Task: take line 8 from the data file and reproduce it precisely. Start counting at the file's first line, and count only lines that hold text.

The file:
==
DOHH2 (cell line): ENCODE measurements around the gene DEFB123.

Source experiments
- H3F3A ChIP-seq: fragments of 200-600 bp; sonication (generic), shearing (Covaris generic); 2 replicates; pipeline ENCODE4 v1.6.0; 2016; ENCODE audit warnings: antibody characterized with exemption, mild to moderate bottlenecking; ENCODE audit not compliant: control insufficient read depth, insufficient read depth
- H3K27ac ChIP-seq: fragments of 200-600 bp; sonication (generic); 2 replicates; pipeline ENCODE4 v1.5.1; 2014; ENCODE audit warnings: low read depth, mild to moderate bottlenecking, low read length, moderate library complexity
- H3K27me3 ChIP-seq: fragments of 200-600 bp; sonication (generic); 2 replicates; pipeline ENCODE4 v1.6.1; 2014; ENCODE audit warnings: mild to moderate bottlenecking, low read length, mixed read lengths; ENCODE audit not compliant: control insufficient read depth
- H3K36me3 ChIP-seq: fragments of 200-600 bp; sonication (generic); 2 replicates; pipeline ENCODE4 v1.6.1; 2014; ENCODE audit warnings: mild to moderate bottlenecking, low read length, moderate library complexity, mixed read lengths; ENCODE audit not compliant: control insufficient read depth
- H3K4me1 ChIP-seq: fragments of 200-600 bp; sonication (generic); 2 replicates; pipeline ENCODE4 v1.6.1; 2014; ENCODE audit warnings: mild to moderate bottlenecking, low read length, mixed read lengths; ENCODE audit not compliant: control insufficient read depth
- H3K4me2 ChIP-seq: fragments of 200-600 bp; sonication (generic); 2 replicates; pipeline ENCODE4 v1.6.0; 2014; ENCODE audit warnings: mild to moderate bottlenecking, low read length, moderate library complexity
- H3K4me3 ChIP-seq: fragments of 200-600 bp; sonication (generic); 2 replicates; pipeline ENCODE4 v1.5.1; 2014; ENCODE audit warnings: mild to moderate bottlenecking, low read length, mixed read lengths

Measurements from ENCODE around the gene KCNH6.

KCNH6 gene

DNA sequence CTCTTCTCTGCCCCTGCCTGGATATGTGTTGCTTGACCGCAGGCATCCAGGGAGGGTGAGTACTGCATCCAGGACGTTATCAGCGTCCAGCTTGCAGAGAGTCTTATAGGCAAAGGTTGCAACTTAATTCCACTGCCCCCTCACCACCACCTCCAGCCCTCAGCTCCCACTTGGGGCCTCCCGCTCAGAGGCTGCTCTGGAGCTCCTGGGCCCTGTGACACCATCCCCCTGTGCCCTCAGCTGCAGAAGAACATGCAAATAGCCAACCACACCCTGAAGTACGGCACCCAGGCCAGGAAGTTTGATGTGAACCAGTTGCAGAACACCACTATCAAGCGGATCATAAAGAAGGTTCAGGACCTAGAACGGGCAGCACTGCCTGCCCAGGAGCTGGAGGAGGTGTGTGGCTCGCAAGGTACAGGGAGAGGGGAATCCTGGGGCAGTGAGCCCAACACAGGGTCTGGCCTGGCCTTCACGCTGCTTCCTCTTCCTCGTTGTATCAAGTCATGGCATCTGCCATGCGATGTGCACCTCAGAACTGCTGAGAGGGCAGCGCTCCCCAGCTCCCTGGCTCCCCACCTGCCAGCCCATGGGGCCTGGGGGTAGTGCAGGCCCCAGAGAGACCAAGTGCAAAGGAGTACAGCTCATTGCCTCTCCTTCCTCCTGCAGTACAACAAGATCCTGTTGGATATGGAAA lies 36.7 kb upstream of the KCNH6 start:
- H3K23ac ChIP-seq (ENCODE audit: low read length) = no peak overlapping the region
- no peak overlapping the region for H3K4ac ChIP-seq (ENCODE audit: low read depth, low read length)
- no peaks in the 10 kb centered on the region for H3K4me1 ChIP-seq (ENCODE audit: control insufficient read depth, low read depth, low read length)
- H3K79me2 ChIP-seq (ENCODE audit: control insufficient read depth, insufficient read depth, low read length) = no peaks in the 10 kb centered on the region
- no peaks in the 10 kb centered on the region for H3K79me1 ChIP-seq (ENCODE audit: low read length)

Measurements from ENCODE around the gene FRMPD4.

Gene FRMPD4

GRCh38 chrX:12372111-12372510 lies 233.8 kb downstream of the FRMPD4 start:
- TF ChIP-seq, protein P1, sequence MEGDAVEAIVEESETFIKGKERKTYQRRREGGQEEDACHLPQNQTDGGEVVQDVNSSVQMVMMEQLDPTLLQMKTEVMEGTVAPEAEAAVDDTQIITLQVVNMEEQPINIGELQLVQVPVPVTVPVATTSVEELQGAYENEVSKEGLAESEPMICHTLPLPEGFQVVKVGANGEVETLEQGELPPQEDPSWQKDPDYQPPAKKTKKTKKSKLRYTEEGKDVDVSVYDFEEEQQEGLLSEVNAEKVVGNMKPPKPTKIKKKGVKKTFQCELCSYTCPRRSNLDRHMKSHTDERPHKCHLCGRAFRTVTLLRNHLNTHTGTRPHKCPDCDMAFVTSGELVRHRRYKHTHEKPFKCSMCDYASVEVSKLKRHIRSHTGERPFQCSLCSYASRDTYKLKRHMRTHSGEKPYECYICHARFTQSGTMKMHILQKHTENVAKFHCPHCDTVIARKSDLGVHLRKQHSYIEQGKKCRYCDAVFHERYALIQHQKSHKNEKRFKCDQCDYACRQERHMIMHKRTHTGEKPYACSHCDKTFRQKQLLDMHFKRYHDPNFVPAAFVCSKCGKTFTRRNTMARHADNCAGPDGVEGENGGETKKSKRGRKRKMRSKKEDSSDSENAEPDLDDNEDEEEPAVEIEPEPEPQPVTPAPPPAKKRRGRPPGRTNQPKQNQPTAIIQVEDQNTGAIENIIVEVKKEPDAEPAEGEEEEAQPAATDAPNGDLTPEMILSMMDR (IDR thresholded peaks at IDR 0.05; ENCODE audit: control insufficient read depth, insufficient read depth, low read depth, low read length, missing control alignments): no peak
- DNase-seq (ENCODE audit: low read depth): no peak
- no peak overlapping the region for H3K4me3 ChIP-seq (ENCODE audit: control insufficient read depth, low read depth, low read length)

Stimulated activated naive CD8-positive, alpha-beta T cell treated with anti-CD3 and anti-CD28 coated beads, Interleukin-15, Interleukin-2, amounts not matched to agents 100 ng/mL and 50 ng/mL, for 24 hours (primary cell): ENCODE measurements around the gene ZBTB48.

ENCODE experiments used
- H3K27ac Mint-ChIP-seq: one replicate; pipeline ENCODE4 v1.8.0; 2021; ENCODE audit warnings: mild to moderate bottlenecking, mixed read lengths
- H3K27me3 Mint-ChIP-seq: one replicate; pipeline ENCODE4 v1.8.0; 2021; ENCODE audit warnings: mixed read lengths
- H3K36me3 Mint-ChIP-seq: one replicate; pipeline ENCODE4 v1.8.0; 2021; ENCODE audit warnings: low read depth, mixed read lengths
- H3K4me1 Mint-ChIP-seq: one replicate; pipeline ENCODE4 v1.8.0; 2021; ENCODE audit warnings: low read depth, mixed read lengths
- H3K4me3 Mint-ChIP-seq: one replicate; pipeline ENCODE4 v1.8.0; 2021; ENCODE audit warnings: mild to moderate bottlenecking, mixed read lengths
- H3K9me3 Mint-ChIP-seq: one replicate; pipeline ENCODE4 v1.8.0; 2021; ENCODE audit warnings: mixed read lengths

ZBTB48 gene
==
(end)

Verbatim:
- H3K4me2 ChIP-seq: fragments of 200-600 bp; sonication (generic); 2 replicates; pipeline ENCODE4 v1.6.0; 2014; ENCODE audit warnings: mild to moderate bottlenecking, low read length, moderate library complexity